The occupational therapy program is accredited by the Accreditation Council for Occupational Therapy Education (ACOTE) of the American Occupational Therapy Association (AOTA), located at 4720 Montgomery Lane, P.O. Box 31220, Bethesda, MD 20824-1220, phone 301-652-AOTA. In 2010, College of Saint Mary received a 10-year re-accreditation from ACOTE. This accreditation period is only awarded to programs that are in full compliance with all ACOTE standards, and provides national recognition of our program.

The College of Saint Mary Occupational Therapy Program is a member of the Midwest Fieldwork Consortium. The mission of the consortium is to provide quality fieldwork education experiences. 

Requirements for Admission to College of Saint Mary's Bachelor of Rehabilitation Studies/Master of Occupational Therapy Program 

First-time / Full-time Freshman (High School Seniors)

  • Completion of College of Saint Mary admissions requirements
  • Cumulative GPA of at least 3.0 or higher on a 4.0 scale
  • ACT composite score of 21 or above recorded on official high school transcript or SAT report
  • Exemption from or successful completion of the mathematics competency and the English competency examination
  • Satisfactory completion of one year of high school chemistry, one year of high school biology and three years of high school math
  • Ability to comply with the CSM OT Program Functional Expectations
  • Application materials reviewed by program director

 

Transfer or Current CSM Student Admission

  • Completion of College of Saint Mary admissions requirements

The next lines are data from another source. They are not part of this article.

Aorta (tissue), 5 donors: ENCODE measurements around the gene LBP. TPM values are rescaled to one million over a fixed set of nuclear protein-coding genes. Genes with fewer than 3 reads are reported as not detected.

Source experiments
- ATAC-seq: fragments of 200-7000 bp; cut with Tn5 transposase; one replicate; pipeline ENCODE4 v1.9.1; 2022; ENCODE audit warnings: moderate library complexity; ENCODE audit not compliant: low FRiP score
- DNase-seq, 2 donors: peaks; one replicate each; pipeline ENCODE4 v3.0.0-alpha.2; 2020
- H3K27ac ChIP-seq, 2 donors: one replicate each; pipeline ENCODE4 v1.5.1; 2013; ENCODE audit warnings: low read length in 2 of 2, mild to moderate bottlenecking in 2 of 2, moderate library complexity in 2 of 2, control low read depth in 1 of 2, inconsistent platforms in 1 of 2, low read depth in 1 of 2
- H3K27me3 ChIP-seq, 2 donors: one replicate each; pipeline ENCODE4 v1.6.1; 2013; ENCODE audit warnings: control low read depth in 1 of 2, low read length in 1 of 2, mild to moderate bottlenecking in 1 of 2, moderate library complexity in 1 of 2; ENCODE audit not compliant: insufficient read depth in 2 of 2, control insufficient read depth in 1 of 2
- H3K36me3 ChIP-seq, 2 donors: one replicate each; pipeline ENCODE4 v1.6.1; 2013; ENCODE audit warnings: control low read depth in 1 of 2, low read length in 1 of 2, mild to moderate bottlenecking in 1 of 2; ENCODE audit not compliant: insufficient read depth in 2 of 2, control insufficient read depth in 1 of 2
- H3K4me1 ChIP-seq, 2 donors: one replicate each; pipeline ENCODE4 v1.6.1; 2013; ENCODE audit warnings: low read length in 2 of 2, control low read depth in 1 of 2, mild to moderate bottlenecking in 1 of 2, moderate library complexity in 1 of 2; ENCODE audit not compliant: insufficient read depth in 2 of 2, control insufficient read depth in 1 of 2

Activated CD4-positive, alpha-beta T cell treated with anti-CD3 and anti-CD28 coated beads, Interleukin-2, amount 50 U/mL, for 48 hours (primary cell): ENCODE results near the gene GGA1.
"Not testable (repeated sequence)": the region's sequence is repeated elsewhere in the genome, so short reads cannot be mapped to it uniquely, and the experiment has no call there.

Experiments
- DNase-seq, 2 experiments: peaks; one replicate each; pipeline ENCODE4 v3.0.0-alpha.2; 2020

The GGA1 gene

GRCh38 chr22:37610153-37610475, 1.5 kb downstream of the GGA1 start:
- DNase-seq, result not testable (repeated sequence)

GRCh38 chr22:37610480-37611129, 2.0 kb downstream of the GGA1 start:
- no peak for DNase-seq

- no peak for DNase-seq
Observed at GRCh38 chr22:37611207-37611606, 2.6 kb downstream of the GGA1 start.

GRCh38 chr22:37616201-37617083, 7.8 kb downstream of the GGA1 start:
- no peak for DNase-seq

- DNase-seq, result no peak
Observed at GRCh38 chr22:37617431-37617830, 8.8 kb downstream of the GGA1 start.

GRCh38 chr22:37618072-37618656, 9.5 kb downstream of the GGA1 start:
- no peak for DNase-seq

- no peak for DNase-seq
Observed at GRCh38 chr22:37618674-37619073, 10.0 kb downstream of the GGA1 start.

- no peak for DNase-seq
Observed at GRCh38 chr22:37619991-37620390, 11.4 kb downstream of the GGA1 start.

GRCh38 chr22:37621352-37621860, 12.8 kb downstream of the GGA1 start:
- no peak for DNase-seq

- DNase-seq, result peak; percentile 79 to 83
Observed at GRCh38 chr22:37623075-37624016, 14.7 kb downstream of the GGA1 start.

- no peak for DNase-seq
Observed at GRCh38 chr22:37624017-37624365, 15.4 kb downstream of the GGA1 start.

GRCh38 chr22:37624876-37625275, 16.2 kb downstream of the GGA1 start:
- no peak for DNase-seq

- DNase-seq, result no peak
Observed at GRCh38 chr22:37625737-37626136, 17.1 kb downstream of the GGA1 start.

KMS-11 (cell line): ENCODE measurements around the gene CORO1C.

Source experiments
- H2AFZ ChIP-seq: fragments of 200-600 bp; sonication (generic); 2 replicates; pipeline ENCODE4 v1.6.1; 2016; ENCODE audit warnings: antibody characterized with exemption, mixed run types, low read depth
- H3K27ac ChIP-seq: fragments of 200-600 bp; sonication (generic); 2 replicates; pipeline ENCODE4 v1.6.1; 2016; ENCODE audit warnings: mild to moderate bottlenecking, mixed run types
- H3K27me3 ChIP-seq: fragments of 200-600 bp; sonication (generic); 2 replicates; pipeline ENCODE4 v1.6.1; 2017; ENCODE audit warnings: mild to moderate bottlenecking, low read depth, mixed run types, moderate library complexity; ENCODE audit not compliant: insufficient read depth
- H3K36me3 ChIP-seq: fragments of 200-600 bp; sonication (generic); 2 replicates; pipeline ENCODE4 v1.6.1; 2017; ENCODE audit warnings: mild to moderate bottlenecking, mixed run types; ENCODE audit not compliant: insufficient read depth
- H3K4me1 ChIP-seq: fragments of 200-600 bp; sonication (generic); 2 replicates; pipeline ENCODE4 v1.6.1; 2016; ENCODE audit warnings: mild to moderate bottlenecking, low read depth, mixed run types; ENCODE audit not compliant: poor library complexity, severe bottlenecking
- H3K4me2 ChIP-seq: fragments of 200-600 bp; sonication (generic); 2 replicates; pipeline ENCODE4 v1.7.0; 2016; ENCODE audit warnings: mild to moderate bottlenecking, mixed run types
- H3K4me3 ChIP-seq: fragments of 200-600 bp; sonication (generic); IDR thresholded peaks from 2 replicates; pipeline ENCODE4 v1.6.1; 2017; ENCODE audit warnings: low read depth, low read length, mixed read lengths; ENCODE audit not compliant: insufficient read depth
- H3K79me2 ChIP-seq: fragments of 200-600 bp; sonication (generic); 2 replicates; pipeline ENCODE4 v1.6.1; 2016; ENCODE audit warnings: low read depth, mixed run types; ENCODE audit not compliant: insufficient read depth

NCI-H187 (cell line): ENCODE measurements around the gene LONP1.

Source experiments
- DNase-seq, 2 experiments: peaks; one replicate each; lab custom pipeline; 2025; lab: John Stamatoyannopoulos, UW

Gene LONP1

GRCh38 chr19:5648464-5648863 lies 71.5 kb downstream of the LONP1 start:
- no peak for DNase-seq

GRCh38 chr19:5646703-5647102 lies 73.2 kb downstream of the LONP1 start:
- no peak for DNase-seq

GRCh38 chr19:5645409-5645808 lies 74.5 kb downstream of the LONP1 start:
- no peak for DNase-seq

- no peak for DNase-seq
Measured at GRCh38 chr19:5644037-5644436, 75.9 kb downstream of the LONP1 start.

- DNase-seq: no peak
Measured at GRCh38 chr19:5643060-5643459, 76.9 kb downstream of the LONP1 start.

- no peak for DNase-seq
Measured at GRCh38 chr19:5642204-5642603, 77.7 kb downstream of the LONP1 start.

• Current College of Saint Mary students who wish to transfer in may complete an internal application through the registrar's office
  • Official school transcripts from all colleges attended (biology credits more than 5 years old are not accepted)
  • Completion of at least 12 credits required in the Occupational Therapy Program
  • Developmental courses cannot be counted towards fulfillment of this 12 hour requirement
  • Cumulative college quality point average of 3.0 with a minimum grade of C required for successful transfer
  • Successful completion of English and math requirements
  • Ability to comply with the CSM OT Program Functional Expectations
  • Application materials reviewed by program director
  • If you are not a recent high school graduate (within the last 5 years), you must enroll in and successfully complete college courses as indicated in the "Applicant With College Transfer Credit" criteria found in the academic catalog.

 

If you are accepted into the program, you will be notified in writing by the admissions office.